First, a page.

ASALN: What, in your opinion, is the current status of the antique brick industry? Is the industry growing? Declining? Level?

MG: I have a hard time answering that sometimes. It feels like it’s growing, and one of the reasons is that there are some more players in the industry now, and that our industry has stayed pretty stable over the last five years. I think the industry is showing some growth, which has opened up opportunities for those new players. Anytime there’s competition, there’s more product, and we see that as a good, healthy thing. Our company has just been really stable. I can’t say there’s been huge growth, but the type of niches we play to have been stable.

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Is this changing or does it remain constant?

MG: We’re located in the Midwest, and a lot of our business is here. Chicago has always been a strong market for us, and people there have awareness about antique brick, which clears the first hurdle. In other markets, there isn’t quite as much awareness so you’re educating as to why it’s a good choice compared to new brick. There are new materials made to look old – they can pass the eye test. We’re trying to reach consumers who really want the authenticity of it – the look and the authenticity. It needs to matter to the client that it is the real deal, and that they’re willing to pay a little bit of a price premium on the product and the shipping.

We focus on the residential side, but we’d love to do more commercial. We really feel like we do our best in our focus area – the paving side of the residential market. We sell a lot of brick pavers and cobblestones. What we’ve seen within that segment, year over year, is that there are trends that affect us too. Brick is hot for a while. Then cobblestone. Then it’s not. Then on top of that there are color preferences that seem to be very generalized throughout the market too. Antique bricks and pavers in the red zone are popular, but sometimes it’s the earth tones, then it jumps over to stone. There seem to be cycles of brick versus stone and different colors that people want to be in. That ties back to a lot of styles, such as when there was a big movement to French-style homes, which tended to use more earth tones, while Tuscan-style sees reds come into play.

 

ASALN: What type of product(s) are you seeing demand for? What’s hot now?

MG: Brick has come back, and people want the cooler tones. In stone, salt and pepper is popular, as opposed to reds. For us, the cobblestone market has taken a bit of a hit for whatever reason, and there are several theories out there. Certainly the cost of transportation has gone up, and with cobblestone being so thick, you don’t get as much square footage on a semi so your cost per square foot gets pretty high. Whether it’s wood or brick being salvaged, it’s typically not being resold into the same market so transportation is usually a factor. There are reports on driver and truck shortages. Hopefully the market corrects that and gets it back to where it needs to be. And, there are less skilled tradesman out there who do a great job installing that type of material, and the people who do command a premium price.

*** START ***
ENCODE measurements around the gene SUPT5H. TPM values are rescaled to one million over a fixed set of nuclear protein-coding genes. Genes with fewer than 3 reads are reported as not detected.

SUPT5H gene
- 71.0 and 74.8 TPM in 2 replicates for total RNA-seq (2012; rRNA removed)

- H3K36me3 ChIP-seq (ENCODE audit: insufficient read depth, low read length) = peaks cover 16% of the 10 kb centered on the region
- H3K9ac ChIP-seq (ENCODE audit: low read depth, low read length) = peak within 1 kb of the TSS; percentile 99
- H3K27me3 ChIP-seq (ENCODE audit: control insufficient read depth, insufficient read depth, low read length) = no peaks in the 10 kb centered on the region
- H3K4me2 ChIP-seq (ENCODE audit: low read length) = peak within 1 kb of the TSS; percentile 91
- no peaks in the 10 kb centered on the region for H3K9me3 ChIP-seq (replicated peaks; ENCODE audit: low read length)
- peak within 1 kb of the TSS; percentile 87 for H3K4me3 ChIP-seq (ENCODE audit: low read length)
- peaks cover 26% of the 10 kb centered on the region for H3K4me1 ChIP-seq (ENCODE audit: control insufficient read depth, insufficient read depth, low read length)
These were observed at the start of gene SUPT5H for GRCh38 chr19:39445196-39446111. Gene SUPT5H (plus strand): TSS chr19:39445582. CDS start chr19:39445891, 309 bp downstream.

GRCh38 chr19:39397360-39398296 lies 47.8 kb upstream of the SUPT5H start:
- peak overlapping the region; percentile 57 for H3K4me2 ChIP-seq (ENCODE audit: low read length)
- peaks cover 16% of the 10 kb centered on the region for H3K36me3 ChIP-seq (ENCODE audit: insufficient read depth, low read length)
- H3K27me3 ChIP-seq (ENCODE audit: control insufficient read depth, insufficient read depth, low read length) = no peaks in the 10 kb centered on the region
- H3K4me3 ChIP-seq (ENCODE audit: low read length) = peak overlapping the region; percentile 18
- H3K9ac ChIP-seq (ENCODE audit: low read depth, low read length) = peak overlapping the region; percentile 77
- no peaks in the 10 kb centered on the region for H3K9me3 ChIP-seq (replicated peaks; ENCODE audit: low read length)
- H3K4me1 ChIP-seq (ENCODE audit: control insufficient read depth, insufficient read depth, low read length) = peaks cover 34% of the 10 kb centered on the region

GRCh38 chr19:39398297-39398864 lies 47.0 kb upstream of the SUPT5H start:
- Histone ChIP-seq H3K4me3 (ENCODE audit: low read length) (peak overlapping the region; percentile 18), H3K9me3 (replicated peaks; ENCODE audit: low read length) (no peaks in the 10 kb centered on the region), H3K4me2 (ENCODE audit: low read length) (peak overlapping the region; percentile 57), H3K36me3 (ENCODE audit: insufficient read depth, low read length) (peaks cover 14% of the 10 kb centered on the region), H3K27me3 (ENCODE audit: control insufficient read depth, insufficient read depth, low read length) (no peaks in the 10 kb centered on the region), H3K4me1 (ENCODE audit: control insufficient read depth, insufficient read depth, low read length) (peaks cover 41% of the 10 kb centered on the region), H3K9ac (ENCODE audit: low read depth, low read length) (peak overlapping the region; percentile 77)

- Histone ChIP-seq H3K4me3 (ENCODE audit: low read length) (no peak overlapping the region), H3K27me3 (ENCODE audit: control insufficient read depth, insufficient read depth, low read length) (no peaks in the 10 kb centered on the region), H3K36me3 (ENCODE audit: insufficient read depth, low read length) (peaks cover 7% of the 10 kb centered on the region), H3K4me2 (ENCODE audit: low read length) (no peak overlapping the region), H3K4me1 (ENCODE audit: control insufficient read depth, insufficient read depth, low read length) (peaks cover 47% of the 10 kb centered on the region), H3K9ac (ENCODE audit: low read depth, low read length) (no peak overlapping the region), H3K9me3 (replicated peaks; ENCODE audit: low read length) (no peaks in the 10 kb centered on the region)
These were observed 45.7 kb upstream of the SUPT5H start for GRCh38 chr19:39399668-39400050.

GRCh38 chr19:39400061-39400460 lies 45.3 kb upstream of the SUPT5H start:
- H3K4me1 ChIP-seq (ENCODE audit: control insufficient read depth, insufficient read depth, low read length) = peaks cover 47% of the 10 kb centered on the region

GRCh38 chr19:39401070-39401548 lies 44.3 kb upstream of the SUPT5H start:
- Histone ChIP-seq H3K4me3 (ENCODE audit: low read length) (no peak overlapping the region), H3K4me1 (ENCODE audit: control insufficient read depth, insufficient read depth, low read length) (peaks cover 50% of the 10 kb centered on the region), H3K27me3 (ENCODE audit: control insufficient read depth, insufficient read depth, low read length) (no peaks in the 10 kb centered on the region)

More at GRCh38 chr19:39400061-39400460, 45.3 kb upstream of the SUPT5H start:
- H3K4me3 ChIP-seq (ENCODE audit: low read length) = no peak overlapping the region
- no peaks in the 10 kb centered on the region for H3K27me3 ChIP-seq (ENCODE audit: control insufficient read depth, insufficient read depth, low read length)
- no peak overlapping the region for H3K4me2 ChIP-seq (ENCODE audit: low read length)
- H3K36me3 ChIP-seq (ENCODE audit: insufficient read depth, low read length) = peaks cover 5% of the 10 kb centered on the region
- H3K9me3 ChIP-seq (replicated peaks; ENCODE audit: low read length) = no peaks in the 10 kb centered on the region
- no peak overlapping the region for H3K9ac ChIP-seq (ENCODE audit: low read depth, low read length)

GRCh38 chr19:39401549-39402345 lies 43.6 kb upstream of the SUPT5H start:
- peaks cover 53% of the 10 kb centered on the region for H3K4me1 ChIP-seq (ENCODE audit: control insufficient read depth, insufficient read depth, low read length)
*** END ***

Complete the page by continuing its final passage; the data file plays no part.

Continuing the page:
ASALN: Are there any challenges related to the industry presently?

MG: Quality always has to be a focus. If there are customers who have a bad experience, that can send ripples through the market. We’re constantly working on and paying attention to quality on our side.

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MG: I do really think that thin brick is a growth area, and that it’s just starting to get tapped into. On two areas of cost – freight and installation – the thin brick gives you a better chance in both. And because it’s installed like ceramic tile – you don’t need a licensed mason, which means there’s a lot of labor available at a lower cost.

We are involved in the thin brick market and have had some success. What’s great is it’s a complement to our product line. A lot of what we do is paving applications, but with thin brick, we can now get involved on the inside of the house too. The type of client whose interested in using antique brick on the exterior is also interested in using it on the inside as well, for kitchens, wine cellars, etc.

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